An outwardly facing display surface, generally designated at 17, is provided on at least one of the side walls (shown on side wall 11 in FIG. 1), and an optical flush indicator 18 is printed on or otherwise applied to display surface 17 for indicating to a user when a sufficient flush-interval has elapsed after the pouch has been discarded into the water in a toilet bowl. Indicator 18 may take the form of the word "READY" as shown, or other indicia such as "FLUSH", "SAFE", color coded symbols or the like, all of which convey to a user that the pouch is ready to be flushed away. Indicator 18 can be formed from common indelible ink and can be printed on the display surface during pouch manufacture. When the pouch side walls are formed of a water-soluble primary layer 11a, 12a and a protective, water-insoluble inner layer 11b, 12b, indicator 18 is preferably printed on the inner layer which, being water-insoluble, will maintain enough integrity to display the indicator when the outer layer has partially dissolved or dispersed.
In the embodiments shown in FIGS. 1-3, water-soluble concealing means 19 in the form of an opaque layer is provided for covering display surface 17 and concealing indicator 18 while the pouch is being worn and until the pouch has been discarded in the water of a toilet bowl and a sufficient flush-interval has elapsed. The water-soluble opaque layer is capable, when exposed to water in a toilet bowl, of being sufficiently dissolved or dispersed when the flush-interval has elapsed to reveal indicator 18, thereby visably signaling to the user that the pouch is ready to be flushed away. When the pouch is composed of primary layers 11a, 12a and inner layers 11b, 12b (FIG. 2), the opaque layer may take the form of primary layer 11a which is composed of opaque material or contains pigment capable of rendering it opaque. It will be noted that most known polymeric materials for forming such a primary layer are generally translucent and known dyes or pigments may be added during the manufacturing process to render them opaque. Most cellulosic materials for forming the primary layers, such as tissue papers as used in toilet tissues and toweling, are already opaque and do not require the addition of a pigment or dye.
In the shown construction in FIG. 2, the flush-interval will be determined by the particular selection of materials, and the thickness of such materials, that form the primary layers of the pouch, but it is believed that most of such known materials require at least 30 seconds and, in some instances, 3 to 5 minutes for the layers to sufficiently disintegrate and reveal the indicator. It will be noted that such a construction is particularly advantageous as the opaque layer, which conceals the flush indicator, is formed from the primary structural layers of the pouch, and the flush indicator is therefore only revealed after the structural layers have sufficiently disintegrated such that the pouch may be safely and effectively flushed away.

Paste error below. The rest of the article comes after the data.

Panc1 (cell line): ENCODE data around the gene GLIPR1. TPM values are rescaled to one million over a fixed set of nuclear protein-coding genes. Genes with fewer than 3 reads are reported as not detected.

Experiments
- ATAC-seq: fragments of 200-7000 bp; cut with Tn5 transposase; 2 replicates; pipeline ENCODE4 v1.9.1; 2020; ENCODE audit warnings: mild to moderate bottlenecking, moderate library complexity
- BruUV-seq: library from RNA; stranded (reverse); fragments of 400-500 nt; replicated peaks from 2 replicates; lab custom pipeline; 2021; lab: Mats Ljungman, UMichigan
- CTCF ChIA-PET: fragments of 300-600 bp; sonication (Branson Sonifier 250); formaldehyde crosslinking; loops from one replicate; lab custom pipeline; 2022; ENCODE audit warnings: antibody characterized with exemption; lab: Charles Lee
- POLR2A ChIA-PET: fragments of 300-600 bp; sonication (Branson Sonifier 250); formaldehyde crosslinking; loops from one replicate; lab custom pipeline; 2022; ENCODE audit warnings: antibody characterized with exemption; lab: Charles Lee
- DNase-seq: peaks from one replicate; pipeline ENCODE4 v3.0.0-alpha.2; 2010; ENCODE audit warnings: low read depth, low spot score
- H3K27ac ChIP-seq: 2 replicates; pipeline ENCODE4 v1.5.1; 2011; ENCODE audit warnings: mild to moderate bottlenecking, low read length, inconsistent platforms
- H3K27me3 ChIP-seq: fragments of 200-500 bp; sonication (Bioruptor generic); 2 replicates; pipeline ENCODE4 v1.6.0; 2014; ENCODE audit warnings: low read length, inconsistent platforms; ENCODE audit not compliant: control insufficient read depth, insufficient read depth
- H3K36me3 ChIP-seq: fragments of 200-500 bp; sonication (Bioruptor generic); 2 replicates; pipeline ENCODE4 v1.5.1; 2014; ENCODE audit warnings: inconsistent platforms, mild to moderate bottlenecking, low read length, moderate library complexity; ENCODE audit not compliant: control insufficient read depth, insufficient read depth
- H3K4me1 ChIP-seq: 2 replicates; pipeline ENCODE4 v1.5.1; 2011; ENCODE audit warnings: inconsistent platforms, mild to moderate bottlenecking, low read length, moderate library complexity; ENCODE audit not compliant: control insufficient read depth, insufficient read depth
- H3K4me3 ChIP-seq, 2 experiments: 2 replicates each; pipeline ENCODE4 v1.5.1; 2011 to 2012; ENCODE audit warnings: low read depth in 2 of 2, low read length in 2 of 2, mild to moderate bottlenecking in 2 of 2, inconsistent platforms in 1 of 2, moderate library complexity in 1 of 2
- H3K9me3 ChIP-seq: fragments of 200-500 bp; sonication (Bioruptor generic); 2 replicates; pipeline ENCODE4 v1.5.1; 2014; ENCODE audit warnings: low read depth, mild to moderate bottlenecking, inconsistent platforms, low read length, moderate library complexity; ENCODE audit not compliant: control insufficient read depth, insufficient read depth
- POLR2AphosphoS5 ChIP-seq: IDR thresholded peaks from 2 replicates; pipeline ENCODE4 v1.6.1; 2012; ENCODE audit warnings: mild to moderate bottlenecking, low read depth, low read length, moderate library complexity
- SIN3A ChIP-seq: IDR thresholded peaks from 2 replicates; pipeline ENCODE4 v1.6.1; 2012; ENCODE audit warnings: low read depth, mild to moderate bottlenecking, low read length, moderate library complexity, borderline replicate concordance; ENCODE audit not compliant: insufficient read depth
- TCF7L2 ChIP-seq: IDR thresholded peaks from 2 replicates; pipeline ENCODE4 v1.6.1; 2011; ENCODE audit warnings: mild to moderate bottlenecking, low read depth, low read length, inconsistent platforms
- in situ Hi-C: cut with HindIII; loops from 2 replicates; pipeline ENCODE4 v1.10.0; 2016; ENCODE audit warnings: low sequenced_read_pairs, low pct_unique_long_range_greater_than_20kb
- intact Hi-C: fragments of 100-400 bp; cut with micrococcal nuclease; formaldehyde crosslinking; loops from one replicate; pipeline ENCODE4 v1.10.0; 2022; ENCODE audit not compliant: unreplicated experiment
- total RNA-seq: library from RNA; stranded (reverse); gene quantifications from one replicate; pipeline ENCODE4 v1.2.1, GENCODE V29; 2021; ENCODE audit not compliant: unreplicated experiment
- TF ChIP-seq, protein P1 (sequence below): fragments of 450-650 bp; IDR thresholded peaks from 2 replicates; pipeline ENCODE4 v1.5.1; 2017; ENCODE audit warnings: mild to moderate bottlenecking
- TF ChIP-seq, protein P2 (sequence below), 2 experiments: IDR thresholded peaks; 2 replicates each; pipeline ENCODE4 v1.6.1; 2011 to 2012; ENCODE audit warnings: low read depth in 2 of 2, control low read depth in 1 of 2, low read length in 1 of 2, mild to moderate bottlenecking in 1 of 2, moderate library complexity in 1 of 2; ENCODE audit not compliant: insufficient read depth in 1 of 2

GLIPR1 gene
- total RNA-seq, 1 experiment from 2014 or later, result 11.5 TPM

In another embodiment shown in FIG. 3, walls 11, 12 are shown as being formed of a single layer, but they may also be comprised of single or multiple layers of pH-sensitive or otherwise soluble materials. Indicator 18 is shown as being printed on or otherwise affixed to the outer most surface of wall 11, but indicator 18 may also be printed at any point within wall 11 or 12, as long as the layers between indicator 18 and outer most surface of the pouch are translucent. In that embodiment, concealing means 19 takes the form of an opaque external panel 20 secured to the pouch along display surface 17 by a peripheral heat seal (not shown) or by other suitable means. External panel 20 shields indicator 18 from view when the panel is dry; however, when exposed to water in a toilet bowl, panel 20 dissolves or disperses, after a sufficient flush-interval has elapsed, to reveal indicator 18, thereby visibly signaling to the user that the pouch is ready to be flushed away. External panel 20 is preferably formed of tissue paper as it provides a soft layer which promotes patient comfort and enhances the rate of dissolution of the layers when the pouch is discarded in a flush toilet, since the highly absorbent and hydrophilic nature of such tissue paper is believed useful in ensuring that the soluble portions of the pouch are exposed to water. Suitable tissue papers should have a low wet-strength but should also have a rather heavy construction, and 20 pound basis weight tissue has been found to be particularly effective for forming external panel 20. However, external panel 20 may also be formed of other cellulosic materials, such as soluble paper, which are opaque and relatively strong when dry, but disintegrate quickly when exposed to water. One particularly effective water-soluble paper is commercially available from the Gilbreth International Paper Company, and is sold under the tradename Dissolvo 2800. It is also contemplated that other materials, such as polymers, may be used as long as the material is opaque and capable of quickly dissolving or dispersing when exposed to water in a toilet bowl. The material should also be selected so that the time interval for it to dissolve or disperse coincides with the interval required for sufficient disintegration of the pouch to occur so that it may be safely and effectively flushed away. It is believed that a flush-interval of about 30 seconds to 5 minutes should be provided, preferably no longer than 3 minutes. During the interval, the user can attend to other tasks associated with wearing an ostomy pouch such as cleaning the stoma area, preparing a new pouch or faceplate, and comfortably securing the new pouch to the peristomal skin surfaces or the faceplate.